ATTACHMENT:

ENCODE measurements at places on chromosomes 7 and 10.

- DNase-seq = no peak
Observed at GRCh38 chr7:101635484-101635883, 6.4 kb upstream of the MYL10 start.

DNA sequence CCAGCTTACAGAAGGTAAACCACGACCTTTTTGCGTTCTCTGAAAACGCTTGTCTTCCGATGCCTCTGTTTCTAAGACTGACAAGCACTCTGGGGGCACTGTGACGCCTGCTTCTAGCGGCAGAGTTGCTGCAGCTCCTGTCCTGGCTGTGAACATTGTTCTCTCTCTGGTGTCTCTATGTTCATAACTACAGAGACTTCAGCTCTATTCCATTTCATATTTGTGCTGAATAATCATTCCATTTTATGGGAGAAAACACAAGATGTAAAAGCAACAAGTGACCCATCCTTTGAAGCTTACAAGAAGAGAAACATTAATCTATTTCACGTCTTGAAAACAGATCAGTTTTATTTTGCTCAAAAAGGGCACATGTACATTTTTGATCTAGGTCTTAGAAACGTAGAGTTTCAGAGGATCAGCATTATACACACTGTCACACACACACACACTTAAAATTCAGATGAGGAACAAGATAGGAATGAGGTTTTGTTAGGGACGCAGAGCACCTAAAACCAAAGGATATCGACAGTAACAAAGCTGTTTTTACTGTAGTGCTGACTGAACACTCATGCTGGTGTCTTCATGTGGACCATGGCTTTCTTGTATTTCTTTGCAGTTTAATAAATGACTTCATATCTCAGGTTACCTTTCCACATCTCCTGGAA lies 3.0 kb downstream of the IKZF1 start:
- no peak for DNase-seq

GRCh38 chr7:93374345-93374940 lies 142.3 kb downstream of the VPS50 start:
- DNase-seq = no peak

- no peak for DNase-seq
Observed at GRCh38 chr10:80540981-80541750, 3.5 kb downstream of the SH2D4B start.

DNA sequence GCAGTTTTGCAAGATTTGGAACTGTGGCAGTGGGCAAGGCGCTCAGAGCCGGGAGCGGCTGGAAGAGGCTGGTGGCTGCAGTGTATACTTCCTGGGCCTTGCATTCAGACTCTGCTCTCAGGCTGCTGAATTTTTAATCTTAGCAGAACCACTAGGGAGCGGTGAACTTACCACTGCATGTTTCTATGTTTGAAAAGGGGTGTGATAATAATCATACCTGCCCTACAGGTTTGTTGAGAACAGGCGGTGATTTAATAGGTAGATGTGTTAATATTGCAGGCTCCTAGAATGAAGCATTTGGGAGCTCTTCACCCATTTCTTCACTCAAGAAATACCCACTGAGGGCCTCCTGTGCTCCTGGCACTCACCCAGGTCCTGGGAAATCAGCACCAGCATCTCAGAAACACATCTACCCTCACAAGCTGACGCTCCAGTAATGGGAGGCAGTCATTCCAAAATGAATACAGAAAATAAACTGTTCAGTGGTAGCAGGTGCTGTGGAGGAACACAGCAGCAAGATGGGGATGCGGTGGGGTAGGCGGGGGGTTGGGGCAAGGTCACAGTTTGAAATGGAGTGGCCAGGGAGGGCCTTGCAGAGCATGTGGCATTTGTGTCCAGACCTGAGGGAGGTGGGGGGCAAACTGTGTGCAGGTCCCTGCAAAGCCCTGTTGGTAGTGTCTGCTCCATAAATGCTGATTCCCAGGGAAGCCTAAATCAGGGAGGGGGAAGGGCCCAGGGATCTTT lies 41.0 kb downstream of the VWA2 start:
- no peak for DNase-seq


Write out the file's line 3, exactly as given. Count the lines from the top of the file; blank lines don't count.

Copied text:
Observed at GRCh38 chr7:101635484-101635883, 6.4 kb upstream of the MYL10 start.